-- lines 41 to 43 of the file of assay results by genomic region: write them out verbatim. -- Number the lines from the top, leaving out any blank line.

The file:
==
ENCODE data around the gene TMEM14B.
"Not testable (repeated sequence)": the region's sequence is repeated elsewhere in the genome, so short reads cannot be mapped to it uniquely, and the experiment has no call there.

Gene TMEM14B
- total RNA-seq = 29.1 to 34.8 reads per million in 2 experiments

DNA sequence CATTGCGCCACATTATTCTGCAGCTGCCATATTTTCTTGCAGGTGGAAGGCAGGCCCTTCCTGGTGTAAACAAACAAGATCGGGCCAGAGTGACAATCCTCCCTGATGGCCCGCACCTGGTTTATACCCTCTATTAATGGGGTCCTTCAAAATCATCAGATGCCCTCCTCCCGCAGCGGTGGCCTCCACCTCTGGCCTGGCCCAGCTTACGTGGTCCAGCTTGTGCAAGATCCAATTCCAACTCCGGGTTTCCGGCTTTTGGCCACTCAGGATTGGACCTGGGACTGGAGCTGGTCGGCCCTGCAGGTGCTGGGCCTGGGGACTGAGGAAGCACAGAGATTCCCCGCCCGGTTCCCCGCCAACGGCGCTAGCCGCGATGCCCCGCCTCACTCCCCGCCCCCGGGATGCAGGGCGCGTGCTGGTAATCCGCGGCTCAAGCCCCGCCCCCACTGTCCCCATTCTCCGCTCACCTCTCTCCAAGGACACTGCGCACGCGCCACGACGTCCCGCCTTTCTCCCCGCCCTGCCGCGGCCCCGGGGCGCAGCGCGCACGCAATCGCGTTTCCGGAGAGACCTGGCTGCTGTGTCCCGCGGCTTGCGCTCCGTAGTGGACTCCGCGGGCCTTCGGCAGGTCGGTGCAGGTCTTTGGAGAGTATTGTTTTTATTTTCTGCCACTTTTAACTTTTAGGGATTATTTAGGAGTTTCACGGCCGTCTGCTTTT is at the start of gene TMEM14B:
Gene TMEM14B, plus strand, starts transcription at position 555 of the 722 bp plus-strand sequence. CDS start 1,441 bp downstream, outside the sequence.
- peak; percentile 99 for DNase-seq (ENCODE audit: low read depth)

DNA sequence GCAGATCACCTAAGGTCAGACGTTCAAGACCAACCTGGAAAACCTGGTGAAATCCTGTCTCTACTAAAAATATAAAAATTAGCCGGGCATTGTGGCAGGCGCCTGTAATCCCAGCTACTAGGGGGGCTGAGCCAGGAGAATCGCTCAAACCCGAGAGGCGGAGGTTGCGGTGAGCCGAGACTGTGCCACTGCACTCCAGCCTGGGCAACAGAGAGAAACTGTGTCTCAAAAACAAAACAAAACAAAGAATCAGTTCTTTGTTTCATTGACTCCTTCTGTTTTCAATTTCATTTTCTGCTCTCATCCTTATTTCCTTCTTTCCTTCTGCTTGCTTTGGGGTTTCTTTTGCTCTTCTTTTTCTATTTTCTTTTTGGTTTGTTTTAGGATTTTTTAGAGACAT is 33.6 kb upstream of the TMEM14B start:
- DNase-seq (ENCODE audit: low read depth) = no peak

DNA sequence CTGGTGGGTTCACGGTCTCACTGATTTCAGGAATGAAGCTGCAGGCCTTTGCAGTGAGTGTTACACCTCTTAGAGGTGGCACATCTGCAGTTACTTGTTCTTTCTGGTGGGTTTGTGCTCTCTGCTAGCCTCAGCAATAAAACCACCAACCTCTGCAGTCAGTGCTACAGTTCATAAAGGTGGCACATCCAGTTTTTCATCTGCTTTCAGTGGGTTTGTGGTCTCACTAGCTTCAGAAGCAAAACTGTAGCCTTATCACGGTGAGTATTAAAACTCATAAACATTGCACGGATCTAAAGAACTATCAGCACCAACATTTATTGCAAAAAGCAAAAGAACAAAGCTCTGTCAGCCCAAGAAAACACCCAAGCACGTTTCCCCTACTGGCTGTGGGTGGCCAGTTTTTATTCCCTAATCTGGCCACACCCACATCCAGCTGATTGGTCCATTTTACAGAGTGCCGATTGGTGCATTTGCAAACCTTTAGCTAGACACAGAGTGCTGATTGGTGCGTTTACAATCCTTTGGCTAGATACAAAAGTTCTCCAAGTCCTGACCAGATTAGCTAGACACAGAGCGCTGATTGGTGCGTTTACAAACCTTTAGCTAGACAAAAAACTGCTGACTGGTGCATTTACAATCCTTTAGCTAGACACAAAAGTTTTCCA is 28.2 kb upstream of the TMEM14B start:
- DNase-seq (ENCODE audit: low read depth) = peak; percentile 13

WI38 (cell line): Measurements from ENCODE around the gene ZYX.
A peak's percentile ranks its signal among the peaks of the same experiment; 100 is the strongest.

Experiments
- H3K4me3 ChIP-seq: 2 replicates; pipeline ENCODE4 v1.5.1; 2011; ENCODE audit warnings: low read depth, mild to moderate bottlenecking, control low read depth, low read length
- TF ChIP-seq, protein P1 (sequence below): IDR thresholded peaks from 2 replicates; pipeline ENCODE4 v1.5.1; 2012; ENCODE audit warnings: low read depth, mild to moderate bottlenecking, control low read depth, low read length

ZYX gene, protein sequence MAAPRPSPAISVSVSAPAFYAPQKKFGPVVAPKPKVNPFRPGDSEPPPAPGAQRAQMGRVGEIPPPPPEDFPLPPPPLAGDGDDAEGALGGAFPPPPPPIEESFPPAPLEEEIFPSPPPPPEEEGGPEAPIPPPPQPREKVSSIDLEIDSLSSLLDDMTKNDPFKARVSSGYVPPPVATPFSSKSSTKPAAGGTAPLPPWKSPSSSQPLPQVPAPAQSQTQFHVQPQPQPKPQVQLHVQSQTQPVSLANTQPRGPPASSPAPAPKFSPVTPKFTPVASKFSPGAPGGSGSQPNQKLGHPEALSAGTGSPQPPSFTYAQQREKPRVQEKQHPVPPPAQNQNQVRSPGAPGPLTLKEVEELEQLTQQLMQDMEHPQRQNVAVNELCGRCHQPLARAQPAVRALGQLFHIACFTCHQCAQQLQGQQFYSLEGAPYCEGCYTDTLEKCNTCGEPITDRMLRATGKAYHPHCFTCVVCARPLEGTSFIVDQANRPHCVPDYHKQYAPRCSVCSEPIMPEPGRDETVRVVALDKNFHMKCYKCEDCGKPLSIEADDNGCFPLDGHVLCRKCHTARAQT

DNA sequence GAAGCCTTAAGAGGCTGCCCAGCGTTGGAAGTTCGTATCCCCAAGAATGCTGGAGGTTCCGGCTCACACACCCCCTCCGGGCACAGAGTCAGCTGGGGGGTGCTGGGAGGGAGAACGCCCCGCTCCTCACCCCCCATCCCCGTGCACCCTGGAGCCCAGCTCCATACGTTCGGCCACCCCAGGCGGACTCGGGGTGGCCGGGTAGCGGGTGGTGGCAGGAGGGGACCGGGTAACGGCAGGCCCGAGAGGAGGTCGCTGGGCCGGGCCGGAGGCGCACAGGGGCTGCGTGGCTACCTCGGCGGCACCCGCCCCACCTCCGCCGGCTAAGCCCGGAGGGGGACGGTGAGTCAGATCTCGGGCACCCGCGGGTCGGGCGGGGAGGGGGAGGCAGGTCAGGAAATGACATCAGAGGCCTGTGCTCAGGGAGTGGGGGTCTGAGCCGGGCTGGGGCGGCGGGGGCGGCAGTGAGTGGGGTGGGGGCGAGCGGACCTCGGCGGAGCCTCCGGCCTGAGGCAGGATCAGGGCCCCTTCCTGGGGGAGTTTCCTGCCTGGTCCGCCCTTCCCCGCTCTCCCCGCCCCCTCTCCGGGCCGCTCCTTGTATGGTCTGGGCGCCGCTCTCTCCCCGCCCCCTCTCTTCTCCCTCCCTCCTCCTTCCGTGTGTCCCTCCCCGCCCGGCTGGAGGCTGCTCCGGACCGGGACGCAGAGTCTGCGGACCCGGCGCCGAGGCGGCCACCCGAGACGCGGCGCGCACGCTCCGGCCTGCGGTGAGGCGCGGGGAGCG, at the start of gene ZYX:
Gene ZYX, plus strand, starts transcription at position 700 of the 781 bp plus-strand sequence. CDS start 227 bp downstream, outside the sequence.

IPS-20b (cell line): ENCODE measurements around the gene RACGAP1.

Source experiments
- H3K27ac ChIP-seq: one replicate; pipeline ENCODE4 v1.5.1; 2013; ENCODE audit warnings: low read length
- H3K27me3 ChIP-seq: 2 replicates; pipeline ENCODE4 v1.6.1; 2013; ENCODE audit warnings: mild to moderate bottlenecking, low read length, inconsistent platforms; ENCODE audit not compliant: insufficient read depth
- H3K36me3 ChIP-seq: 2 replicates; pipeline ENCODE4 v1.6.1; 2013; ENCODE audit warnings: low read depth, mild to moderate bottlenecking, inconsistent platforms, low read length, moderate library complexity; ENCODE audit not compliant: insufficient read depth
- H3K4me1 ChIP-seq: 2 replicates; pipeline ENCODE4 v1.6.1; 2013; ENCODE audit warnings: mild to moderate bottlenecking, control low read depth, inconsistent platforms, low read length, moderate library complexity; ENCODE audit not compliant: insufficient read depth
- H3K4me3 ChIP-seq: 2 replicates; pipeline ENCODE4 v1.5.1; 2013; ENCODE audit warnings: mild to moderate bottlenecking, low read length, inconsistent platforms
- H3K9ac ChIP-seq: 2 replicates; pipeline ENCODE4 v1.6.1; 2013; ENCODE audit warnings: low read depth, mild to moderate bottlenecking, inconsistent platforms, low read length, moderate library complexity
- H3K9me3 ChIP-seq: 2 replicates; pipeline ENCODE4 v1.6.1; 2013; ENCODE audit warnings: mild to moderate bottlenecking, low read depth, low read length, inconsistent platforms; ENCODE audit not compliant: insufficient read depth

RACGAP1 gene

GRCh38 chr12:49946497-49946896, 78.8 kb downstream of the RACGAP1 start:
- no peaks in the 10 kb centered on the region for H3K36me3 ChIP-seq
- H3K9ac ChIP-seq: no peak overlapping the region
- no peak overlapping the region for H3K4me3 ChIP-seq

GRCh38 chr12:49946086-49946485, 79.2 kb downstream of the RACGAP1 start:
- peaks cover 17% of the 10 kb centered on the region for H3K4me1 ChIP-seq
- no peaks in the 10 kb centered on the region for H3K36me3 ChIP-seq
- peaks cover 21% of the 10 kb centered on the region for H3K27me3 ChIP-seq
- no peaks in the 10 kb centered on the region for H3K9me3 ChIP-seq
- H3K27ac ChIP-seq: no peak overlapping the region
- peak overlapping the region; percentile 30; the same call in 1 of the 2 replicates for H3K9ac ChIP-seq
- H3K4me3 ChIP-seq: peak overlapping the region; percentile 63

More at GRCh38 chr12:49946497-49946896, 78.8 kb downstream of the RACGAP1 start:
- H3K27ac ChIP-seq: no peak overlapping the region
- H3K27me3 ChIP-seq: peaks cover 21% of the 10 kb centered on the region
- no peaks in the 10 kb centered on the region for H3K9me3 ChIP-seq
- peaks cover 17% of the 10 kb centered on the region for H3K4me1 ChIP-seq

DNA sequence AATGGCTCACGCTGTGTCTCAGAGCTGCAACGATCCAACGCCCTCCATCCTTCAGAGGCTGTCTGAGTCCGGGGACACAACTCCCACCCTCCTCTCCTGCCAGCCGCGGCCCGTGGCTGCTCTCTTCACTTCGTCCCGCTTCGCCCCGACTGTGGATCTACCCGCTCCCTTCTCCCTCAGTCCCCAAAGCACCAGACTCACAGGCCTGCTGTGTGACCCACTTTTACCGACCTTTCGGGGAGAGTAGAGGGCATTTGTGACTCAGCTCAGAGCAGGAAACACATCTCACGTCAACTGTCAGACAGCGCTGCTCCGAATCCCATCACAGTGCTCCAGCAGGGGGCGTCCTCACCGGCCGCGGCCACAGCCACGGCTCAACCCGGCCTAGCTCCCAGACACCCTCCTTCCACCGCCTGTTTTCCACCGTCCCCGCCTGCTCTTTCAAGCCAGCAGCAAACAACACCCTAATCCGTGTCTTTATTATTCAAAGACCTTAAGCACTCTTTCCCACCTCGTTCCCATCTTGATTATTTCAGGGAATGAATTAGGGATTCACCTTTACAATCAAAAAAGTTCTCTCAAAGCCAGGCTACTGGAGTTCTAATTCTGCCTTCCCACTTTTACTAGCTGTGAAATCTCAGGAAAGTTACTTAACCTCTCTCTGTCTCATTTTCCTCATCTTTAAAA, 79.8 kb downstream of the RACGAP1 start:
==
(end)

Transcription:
- H3K4me3 ChIP-seq: peak overlapping the region; percentile 63

More at GRCh38 chr12:49946497-49946896, 78.8 kb downstream of the RACGAP1 start:
- H3K27ac ChIP-seq: no peak overlapping the region